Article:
Understanding Oklahoma Contributory Negligence Law
After a car crash, it’s tempting to go up to the other (at-fault) driver, check on them, and make a meaningless apology. “I didn’t see you until it was too late!” However, you may be shocked when the driver’s insurance company tries to use your words against you—and reduce your personal injury settlement.
Like many states, insurance companies in Oklahoma can proportionately reduce your financial recovery using a theory of comparative negligence. In this blog, we’ll outline everything you need to know about Oklahoma’s comparative negligence laws and how a skilled personal injury attorney can help you get the compensation you deserve after a crash.
What Is Comparative Negligence and Why Does it Matter?
In Oklahoma, when a victim was partially responsible for a car accident, there’s a chance they might only receive a fraction of their claim’s value — or have their claim denied completely. Lawyers refer to this concept as comparative or contributory negligence. However, state laws approach the allocation of fault after an accident differently.
Pure Contributory Negligence
Under pure contributory negligence, if the jury finds the victim contributed to the accident in any way — by speeding, for example, they will be unable to recoup any damages after an accident.
Comparative fault reduces a victim’s financial recovery in proportion to the level of fault they played in the accident. If the other driver was 75% at fault for the crash, you should receive 75% of your damages.
Modified Comparative Fault
Comparative fault allows victims to recover damages proportionately. However, if a victim is 51% or more at fault, they may not be entitled to any compensation.
In Oklahoma, we use a theory of modified comparative negligence.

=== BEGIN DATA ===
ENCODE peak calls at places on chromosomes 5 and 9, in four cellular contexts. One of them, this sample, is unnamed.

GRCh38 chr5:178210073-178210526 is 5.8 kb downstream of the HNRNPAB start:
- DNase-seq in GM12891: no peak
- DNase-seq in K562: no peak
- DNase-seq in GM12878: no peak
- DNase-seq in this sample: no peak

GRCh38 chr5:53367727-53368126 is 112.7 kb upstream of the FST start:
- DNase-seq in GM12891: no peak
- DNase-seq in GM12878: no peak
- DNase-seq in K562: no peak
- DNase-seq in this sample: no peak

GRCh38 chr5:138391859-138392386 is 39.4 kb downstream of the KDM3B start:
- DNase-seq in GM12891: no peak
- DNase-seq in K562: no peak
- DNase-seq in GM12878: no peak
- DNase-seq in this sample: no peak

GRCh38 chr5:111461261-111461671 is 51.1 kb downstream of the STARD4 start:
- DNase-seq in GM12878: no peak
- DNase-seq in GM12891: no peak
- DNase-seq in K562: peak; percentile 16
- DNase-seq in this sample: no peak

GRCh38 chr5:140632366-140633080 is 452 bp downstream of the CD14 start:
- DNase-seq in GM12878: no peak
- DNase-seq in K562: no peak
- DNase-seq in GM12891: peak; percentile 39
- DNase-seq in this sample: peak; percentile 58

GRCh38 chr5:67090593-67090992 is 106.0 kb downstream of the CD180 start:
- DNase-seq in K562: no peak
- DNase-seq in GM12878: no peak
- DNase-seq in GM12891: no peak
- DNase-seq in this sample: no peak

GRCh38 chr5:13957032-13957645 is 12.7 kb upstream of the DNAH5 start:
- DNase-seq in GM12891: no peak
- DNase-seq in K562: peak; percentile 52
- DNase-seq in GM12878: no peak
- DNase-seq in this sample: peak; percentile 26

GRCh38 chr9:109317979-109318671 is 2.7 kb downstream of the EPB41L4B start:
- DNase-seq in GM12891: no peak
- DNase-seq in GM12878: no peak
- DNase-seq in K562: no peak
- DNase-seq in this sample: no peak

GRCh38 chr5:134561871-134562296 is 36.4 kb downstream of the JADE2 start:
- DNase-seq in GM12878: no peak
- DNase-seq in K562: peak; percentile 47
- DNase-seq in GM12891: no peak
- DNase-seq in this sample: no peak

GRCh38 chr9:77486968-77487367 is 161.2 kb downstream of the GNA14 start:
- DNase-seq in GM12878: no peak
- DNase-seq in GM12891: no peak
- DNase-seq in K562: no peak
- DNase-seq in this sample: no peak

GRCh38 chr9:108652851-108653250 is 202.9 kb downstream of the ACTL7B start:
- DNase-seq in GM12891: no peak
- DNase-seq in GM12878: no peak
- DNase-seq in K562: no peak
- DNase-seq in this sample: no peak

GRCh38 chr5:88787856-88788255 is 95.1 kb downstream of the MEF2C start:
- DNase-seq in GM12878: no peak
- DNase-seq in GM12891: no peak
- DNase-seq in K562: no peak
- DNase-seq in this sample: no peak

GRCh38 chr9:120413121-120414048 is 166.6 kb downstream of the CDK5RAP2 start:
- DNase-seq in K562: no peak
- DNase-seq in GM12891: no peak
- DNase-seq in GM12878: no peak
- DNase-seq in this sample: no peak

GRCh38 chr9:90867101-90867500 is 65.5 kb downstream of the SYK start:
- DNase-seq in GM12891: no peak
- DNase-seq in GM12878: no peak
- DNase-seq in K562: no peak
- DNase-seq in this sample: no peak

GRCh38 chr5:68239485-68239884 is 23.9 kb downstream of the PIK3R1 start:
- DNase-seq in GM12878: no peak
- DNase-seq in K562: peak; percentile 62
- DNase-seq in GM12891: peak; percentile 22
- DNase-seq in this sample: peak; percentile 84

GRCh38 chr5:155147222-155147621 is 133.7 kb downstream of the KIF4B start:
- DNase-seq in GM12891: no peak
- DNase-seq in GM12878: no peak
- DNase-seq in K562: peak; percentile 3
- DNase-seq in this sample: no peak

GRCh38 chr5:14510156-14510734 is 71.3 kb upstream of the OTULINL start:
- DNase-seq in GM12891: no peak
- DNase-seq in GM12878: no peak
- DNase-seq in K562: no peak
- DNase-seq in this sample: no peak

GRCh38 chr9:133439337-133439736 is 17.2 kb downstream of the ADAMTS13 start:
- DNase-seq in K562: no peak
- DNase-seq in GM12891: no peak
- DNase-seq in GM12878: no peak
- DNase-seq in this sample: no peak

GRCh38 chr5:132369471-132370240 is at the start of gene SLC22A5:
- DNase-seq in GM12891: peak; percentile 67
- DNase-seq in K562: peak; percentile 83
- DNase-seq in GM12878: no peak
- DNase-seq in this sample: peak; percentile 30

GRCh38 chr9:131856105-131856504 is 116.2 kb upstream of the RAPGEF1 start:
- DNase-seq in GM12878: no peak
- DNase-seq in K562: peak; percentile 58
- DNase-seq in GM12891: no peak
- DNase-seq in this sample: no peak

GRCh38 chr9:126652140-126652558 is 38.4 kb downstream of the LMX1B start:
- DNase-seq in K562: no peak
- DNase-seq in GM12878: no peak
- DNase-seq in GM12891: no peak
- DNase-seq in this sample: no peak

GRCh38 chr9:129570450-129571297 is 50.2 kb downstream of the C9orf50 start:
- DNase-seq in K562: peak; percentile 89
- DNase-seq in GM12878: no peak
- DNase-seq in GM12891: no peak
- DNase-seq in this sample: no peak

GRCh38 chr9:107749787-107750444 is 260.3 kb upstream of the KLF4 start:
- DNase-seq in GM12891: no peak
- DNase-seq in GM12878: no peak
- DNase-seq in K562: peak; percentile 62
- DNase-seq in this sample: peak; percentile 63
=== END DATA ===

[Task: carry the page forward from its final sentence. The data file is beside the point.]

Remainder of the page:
For example, imagine you are zipping through an intersection when a drunk driver runs a stop sign and T-bones your car. The police officer notes that you were going 10 m.p.h. over the speed limit, but the other driver had a B.A.C. of 0.09% — over the legal limit. At a trial, a jury may assign 20% of the blame to you, and 80% to the drunk driver. If you have $100,000 in damages, the driver’s insurance company would only have to pay you $80,000, or 80% of your total loss.
If you are responsible for more than half of the accident, you cannot recover any damages. For example, if you were driving 25 m.p.h. over the speed limit when a sober driver rolled through a stop sign, a jury may find you 51% at fault for the crash. In this case, you could not recover anything after the crash.
3 Ways You Can Protect Yourself From a Comparative Negligence Defense
After a crash, you deserve every possible resource in order to put your life back together. After a crash, use these three strategies to protect yourself:
1. Don’t Apologize or Admit Fault
Saying “I’m sorry” can feel like the natural response to a scary situation. However, the insurance company may try to use your apology against you, arguing that you don’t deserve full compensation because you admitted fault at the time of the crash. Instead of apologizing, stick to the facts when you talk to other drivers, the police, and insurance company representatives.
2. Preserve Evidence That Supports Your Claim
After a crash, supporting evidence is essential. If you are able, call the police right away. The authorities will investigate the crash and issue an accident report. You should also take photos at the scene (even cell phone images are sufficient) and take down witnesses’ names and contact information. Your personal injury lawyer can use this data while investigating your claims and building your case against an at-fault driver.
3. Consult With an Experienced Injury Lawyer
If the driver who hurt you is claiming that you are responsible for the crash, you need to speak with an injury lawyer. Many times, a lawyer can identify legal arguments and evidence that combat the insurance company’s comparative negligence defenses. For example, your attorney may consult with accident reconstruction experts who can pinpoint the exact causes of a crash.
Hurt in a Crash? Call AMA Law
If you’ve been injured because of someone else’s negligence and are being accused of contributing to the accident, you don’t have to fight alone. At AMA Law, we understand the complex litigation process that happens after a car crash and have years of experience working with victims who are being denied resources they desperately need.
We offer free, no-risk consultations to people in your exact situation. We will listen to your story, offer suggestions, and outline the next steps to help you and your family get your life back on track.
The content provided here is for informational purposes only and should not be construed as legal advice on any subject.